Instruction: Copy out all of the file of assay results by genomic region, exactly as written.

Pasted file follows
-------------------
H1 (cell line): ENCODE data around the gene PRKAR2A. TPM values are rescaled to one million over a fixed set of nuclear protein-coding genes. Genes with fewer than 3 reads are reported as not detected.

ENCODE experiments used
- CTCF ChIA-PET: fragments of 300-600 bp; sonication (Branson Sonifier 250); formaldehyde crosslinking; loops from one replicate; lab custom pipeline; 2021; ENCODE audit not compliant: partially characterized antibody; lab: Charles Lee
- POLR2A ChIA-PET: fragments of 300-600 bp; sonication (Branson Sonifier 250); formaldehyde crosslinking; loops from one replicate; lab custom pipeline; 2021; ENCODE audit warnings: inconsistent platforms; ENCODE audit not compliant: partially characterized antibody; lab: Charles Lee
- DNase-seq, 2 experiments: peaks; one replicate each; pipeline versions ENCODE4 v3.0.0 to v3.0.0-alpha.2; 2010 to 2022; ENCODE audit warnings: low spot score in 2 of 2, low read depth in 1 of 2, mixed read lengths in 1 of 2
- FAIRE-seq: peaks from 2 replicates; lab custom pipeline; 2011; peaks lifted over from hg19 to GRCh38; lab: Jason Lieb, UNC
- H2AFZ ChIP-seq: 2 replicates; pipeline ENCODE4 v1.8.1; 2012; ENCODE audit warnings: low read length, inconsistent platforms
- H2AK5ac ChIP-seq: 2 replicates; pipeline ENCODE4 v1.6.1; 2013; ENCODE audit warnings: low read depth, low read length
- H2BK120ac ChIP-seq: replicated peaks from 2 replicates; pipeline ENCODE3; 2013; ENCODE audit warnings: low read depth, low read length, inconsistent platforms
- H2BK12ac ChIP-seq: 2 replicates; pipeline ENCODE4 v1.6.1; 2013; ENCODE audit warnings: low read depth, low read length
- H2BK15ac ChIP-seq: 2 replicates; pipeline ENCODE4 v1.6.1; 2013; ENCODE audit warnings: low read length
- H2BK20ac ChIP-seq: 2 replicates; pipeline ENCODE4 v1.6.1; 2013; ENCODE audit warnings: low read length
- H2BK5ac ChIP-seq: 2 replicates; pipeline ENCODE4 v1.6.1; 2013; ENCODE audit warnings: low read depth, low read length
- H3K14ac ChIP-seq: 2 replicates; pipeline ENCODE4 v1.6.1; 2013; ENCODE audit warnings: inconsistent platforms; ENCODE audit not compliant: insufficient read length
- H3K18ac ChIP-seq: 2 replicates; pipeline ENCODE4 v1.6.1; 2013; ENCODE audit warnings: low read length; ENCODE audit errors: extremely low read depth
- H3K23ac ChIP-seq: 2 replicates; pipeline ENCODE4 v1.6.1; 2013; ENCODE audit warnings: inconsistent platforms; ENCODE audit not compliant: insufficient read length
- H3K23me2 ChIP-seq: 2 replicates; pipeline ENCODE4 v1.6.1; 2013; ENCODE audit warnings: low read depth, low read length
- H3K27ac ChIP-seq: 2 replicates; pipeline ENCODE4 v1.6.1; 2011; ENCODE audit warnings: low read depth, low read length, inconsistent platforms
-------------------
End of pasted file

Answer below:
H1 (cell line): ENCODE data around the gene PRKAR2A. TPM values are rescaled to one million over a fixed set of nuclear protein-coding genes. Genes with fewer than 3 reads are reported as not detected.

ENCODE experiments used
- CTCF ChIA-PET: fragments of 300-600 bp; sonication (Branson Sonifier 250); formaldehyde crosslinking; loops from one replicate; lab custom pipeline; 2021; ENCODE audit not compliant: partially characterized antibody; lab: Charles Lee
- POLR2A ChIA-PET: fragments of 300-600 bp; sonication (Branson Sonifier 250); formaldehyde crosslinking; loops from one replicate; lab custom pipeline; 2021; ENCODE audit warnings: inconsistent platforms; ENCODE audit not compliant: partially characterized antibody; lab: Charles Lee
- DNase-seq, 2 experiments: peaks; one replicate each; pipeline versions ENCODE4 v3.0.0 to v3.0.0-alpha.2; 2010 to 2022; ENCODE audit warnings: low spot score in 2 of 2, low read depth in 1 of 2, mixed read lengths in 1 of 2
- FAIRE-seq: peaks from 2 replicates; lab custom pipeline; 2011; peaks lifted over from hg19 to GRCh38; lab: Jason Lieb, UNC
- H2AFZ ChIP-seq: 2 replicates; pipeline ENCODE4 v1.8.1; 2012; ENCODE audit warnings: low read length, inconsistent platforms
- H2AK5ac ChIP-seq: 2 replicates; pipeline ENCODE4 v1.6.1; 2013; ENCODE audit warnings: low read depth, low read length
- H2BK120ac ChIP-seq: replicated peaks from 2 replicates; pipeline ENCODE3; 2013; ENCODE audit warnings: low read depth, low read length, inconsistent platforms
- H2BK12ac ChIP-seq: 2 replicates; pipeline ENCODE4 v1.6.1; 2013; ENCODE audit warnings: low read depth, low read length
- H2BK15ac ChIP-seq: 2 replicates; pipeline ENCODE4 v1.6.1; 2013; ENCODE audit warnings: low read length
- H2BK20ac ChIP-seq: 2 replicates; pipeline ENCODE4 v1.6.1; 2013; ENCODE audit warnings: low read length
- H2BK5ac ChIP-seq: 2 replicates; pipeline ENCODE4 v1.6.1; 2013; ENCODE audit warnings: low read depth, low read length
- H3K14ac ChIP-seq: 2 replicates; pipeline ENCODE4 v1.6.1; 2013; ENCODE audit warnings: inconsistent platforms; ENCODE audit not compliant: insufficient read length
- H3K18ac ChIP-seq: 2 replicates; pipeline ENCODE4 v1.6.1; 2013; ENCODE audit warnings: low read length; ENCODE audit errors: extremely low read depth
- H3K23ac ChIP-seq: 2 replicates; pipeline ENCODE4 v1.6.1; 2013; ENCODE audit warnings: inconsistent platforms; ENCODE audit not compliant: insufficient read length
- H3K23me2 ChIP-seq: 2 replicates; pipeline ENCODE4 v1.6.1; 2013; ENCODE audit warnings: low read depth, low read length
- H3K27ac ChIP-seq: 2 replicates; pipeline ENCODE4 v1.6.1; 2011; ENCODE audit warnings: low read depth, low read length, inconsistent platforms